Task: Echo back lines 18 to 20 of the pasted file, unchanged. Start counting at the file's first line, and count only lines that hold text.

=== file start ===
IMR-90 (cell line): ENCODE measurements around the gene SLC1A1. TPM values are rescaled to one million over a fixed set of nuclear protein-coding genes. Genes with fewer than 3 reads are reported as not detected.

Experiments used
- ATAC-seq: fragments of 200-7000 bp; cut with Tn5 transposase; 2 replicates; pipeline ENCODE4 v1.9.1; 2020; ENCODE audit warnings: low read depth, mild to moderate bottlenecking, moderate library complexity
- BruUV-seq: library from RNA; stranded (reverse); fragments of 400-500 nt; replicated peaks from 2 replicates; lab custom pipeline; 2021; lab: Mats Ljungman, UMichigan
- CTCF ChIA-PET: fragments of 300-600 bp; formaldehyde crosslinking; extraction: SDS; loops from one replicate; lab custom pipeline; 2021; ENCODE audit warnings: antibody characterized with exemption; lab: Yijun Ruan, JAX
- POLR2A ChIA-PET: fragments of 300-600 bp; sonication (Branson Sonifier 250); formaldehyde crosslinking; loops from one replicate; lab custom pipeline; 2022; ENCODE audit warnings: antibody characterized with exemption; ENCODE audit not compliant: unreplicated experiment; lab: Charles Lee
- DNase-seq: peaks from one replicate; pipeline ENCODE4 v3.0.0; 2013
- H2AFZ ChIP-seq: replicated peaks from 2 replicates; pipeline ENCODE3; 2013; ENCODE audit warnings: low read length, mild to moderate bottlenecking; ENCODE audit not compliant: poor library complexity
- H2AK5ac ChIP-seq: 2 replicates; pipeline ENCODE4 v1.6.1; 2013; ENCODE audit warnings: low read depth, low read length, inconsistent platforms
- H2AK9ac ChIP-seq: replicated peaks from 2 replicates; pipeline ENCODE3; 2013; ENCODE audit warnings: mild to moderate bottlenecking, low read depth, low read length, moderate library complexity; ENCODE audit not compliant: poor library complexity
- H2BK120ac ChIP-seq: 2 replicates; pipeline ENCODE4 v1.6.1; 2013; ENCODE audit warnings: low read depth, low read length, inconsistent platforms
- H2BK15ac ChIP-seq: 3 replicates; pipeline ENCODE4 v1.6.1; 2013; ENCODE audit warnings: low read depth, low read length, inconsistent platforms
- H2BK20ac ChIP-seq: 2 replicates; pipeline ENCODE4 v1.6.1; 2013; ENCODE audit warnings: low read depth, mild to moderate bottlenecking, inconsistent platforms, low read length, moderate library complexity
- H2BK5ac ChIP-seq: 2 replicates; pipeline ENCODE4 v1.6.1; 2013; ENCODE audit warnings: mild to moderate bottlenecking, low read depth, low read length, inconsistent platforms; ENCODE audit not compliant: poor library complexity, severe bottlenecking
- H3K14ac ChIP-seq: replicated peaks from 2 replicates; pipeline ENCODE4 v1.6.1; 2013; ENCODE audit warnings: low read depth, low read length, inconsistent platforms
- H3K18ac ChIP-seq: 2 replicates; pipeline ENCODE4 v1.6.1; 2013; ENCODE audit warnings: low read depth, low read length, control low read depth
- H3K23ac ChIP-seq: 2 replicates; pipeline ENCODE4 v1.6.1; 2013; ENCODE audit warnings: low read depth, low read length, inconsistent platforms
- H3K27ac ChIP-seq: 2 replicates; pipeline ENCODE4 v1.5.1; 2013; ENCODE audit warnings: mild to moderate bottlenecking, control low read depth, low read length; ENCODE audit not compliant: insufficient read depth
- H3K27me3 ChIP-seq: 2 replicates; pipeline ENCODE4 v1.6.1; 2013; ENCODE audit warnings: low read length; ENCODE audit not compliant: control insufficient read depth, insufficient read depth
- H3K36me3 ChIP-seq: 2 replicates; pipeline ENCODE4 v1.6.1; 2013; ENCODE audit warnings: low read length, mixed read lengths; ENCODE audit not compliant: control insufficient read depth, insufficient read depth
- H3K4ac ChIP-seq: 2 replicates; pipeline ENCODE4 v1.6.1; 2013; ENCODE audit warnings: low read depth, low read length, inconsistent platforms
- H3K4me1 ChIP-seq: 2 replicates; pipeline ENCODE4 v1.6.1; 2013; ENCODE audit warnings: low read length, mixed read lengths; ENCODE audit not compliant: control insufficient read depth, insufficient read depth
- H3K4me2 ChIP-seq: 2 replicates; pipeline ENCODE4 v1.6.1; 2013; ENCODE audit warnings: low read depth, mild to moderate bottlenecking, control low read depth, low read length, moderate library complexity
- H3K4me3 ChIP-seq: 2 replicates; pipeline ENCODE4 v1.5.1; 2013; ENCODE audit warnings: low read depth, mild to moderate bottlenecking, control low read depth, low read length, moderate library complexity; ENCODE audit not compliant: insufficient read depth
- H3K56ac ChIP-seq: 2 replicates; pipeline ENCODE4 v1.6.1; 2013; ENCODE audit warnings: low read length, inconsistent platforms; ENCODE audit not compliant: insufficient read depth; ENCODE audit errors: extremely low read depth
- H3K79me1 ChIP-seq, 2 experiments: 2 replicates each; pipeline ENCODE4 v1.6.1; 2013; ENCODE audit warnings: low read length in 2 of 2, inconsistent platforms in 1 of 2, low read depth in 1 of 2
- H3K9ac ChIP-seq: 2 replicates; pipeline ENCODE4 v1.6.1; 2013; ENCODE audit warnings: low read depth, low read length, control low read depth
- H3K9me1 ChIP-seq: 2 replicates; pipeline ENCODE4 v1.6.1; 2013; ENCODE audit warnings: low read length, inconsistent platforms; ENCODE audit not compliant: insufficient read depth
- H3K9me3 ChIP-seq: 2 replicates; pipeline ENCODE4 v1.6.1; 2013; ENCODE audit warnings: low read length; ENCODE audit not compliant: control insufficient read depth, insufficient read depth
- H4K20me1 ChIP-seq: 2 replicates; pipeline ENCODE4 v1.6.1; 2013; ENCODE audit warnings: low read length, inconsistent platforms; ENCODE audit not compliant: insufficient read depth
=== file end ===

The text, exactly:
- H3K27ac ChIP-seq: 2 replicates; pipeline ENCODE4 v1.5.1; 2013; ENCODE audit warnings: mild to moderate bottlenecking, control low read depth, low read length; ENCODE audit not compliant: insufficient read depth
- H3K27me3 ChIP-seq: 2 replicates; pipeline ENCODE4 v1.6.1; 2013; ENCODE audit warnings: low read length; ENCODE audit not compliant: control insufficient read depth, insufficient read depth
- H3K36me3 ChIP-seq: 2 replicates; pipeline ENCODE4 v1.6.1; 2013; ENCODE audit warnings: low read length, mixed read lengths; ENCODE audit not compliant: control insufficient read depth, insufficient read depth